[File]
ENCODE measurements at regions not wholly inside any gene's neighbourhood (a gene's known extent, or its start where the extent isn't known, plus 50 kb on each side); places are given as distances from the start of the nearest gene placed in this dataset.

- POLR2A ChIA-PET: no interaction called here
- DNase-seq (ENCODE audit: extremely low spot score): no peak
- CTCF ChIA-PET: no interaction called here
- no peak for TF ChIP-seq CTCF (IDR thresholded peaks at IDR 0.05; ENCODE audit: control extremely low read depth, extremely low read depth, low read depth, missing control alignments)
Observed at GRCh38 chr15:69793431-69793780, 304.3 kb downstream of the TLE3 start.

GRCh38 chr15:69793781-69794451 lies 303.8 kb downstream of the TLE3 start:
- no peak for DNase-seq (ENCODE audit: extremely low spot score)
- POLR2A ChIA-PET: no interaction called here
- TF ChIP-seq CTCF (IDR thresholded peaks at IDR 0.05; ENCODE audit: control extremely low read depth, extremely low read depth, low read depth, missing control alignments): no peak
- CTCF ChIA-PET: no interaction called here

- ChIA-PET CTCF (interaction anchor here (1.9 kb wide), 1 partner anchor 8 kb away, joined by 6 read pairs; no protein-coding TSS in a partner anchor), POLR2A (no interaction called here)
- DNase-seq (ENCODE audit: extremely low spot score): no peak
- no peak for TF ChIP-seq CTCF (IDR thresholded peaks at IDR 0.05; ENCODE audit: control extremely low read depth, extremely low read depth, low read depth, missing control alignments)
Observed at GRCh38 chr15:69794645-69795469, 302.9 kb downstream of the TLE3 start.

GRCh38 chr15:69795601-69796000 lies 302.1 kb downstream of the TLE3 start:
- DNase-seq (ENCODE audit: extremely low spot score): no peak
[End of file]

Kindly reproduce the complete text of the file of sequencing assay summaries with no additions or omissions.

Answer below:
ENCODE measurements at regions not wholly inside any gene's neighbourhood (a gene's known extent, or its start where the extent isn't known, plus 50 kb on each side); places are given as distances from the start of the nearest gene placed in this dataset.

- POLR2A ChIA-PET: no interaction called here
- DNase-seq (ENCODE audit: extremely low spot score): no peak
- CTCF ChIA-PET: no interaction called here
- no peak for TF ChIP-seq CTCF (IDR thresholded peaks at IDR 0.05; ENCODE audit: control extremely low read depth, extremely low read depth, low read depth, missing control alignments)
Observed at GRCh38 chr15:69793431-69793780, 304.3 kb downstream of the TLE3 start.

GRCh38 chr15:69793781-69794451 lies 303.8 kb downstream of the TLE3 start:
- no peak for DNase-seq (ENCODE audit: extremely low spot score)
- POLR2A ChIA-PET: no interaction called here
- TF ChIP-seq CTCF (IDR thresholded peaks at IDR 0.05; ENCODE audit: control extremely low read depth, extremely low read depth, low read depth, missing control alignments): no peak
- CTCF ChIA-PET: no interaction called here

- ChIA-PET CTCF (interaction anchor here (1.9 kb wide), 1 partner anchor 8 kb away, joined by 6 read pairs; no protein-coding TSS in a partner anchor), POLR2A (no interaction called here)
- DNase-seq (ENCODE audit: extremely low spot score): no peak
- no peak for TF ChIP-seq CTCF (IDR thresholded peaks at IDR 0.05; ENCODE audit: control extremely low read depth, extremely low read depth, low read depth, missing control alignments)
Observed at GRCh38 chr15:69794645-69795469, 302.9 kb downstream of the TLE3 start.

GRCh38 chr15:69795601-69796000 lies 302.1 kb downstream of the TLE3 start:
- DNase-seq (ENCODE audit: extremely low spot score): no peak